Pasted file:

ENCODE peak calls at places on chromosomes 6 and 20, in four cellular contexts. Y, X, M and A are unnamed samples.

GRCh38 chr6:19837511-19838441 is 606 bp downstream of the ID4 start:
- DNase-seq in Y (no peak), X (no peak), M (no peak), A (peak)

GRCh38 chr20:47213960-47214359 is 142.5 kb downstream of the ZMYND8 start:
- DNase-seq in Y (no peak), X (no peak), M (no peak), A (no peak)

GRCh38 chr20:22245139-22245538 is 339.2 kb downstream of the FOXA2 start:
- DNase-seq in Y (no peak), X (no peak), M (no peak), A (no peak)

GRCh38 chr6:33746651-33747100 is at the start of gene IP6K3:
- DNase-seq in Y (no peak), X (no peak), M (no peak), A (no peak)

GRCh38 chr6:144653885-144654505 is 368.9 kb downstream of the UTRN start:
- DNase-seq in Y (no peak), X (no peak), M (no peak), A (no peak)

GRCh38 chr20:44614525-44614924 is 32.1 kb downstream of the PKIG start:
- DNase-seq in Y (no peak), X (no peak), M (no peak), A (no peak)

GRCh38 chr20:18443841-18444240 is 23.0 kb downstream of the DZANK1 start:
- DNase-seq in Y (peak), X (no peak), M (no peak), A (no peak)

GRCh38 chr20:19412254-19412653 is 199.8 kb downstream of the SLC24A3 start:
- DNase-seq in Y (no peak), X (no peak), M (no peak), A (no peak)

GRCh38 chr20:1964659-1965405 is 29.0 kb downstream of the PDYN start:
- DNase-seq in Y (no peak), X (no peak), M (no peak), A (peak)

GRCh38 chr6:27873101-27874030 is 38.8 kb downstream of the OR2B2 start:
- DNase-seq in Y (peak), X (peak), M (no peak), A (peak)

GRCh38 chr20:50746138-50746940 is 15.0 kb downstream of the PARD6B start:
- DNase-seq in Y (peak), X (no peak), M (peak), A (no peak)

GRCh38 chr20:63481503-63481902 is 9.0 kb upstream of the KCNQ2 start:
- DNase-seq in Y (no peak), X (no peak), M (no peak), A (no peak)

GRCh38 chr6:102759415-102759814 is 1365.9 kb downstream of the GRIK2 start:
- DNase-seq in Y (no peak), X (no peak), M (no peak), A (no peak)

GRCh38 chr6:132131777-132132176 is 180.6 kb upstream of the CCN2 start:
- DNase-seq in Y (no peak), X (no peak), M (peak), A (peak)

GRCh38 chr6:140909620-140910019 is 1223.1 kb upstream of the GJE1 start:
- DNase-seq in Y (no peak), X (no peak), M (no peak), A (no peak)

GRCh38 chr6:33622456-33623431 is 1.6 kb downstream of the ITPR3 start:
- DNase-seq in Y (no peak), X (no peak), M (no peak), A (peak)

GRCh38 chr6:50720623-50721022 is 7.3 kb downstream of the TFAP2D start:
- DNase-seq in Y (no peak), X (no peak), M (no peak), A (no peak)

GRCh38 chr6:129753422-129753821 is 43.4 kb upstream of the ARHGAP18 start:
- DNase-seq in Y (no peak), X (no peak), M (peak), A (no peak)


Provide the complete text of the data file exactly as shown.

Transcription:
ENCODE peak calls at places on chromosomes 6 and 20, in four cellular contexts. Y, X, M and A are unnamed samples.

GRCh38 chr6:19837511-19838441 is 606 bp downstream of the ID4 start:
- DNase-seq in Y (no peak), X (no peak), M (no peak), A (peak)

GRCh38 chr20:47213960-47214359 is 142.5 kb downstream of the ZMYND8 start:
- DNase-seq in Y (no peak), X (no peak), M (no peak), A (no peak)

GRCh38 chr20:22245139-22245538 is 339.2 kb downstream of the FOXA2 start:
- DNase-seq in Y (no peak), X (no peak), M (no peak), A (no peak)

GRCh38 chr6:33746651-33747100 is at the start of gene IP6K3:
- DNase-seq in Y (no peak), X (no peak), M (no peak), A (no peak)

GRCh38 chr6:144653885-144654505 is 368.9 kb downstream of the UTRN start:
- DNase-seq in Y (no peak), X (no peak), M (no peak), A (no peak)

GRCh38 chr20:44614525-44614924 is 32.1 kb downstream of the PKIG start:
- DNase-seq in Y (no peak), X (no peak), M (no peak), A (no peak)

GRCh38 chr20:18443841-18444240 is 23.0 kb downstream of the DZANK1 start:
- DNase-seq in Y (peak), X (no peak), M (no peak), A (no peak)

GRCh38 chr20:19412254-19412653 is 199.8 kb downstream of the SLC24A3 start:
- DNase-seq in Y (no peak), X (no peak), M (no peak), A (no peak)

GRCh38 chr20:1964659-1965405 is 29.0 kb downstream of the PDYN start:
- DNase-seq in Y (no peak), X (no peak), M (no peak), A (peak)

GRCh38 chr6:27873101-27874030 is 38.8 kb downstream of the OR2B2 start:
- DNase-seq in Y (peak), X (peak), M (no peak), A (peak)

GRCh38 chr20:50746138-50746940 is 15.0 kb downstream of the PARD6B start:
- DNase-seq in Y (peak), X (no peak), M (peak), A (no peak)

GRCh38 chr20:63481503-63481902 is 9.0 kb upstream of the KCNQ2 start:
- DNase-seq in Y (no peak), X (no peak), M (no peak), A (no peak)

GRCh38 chr6:102759415-102759814 is 1365.9 kb downstream of the GRIK2 start:
- DNase-seq in Y (no peak), X (no peak), M (no peak), A (no peak)

GRCh38 chr6:132131777-132132176 is 180.6 kb upstream of the CCN2 start:
- DNase-seq in Y (no peak), X (no peak), M (peak), A (peak)

GRCh38 chr6:140909620-140910019 is 1223.1 kb upstream of the GJE1 start:
- DNase-seq in Y (no peak), X (no peak), M (no peak), A (no peak)

GRCh38 chr6:33622456-33623431 is 1.6 kb downstream of the ITPR3 start:
- DNase-seq in Y (no peak), X (no peak), M (no peak), A (peak)

GRCh38 chr6:50720623-50721022 is 7.3 kb downstream of the TFAP2D start:
- DNase-seq in Y (no peak), X (no peak), M (no peak), A (no peak)

GRCh38 chr6:129753422-129753821 is 43.4 kb upstream of the ARHGAP18 start:
- DNase-seq in Y (no peak), X (no peak), M (peak), A (no peak)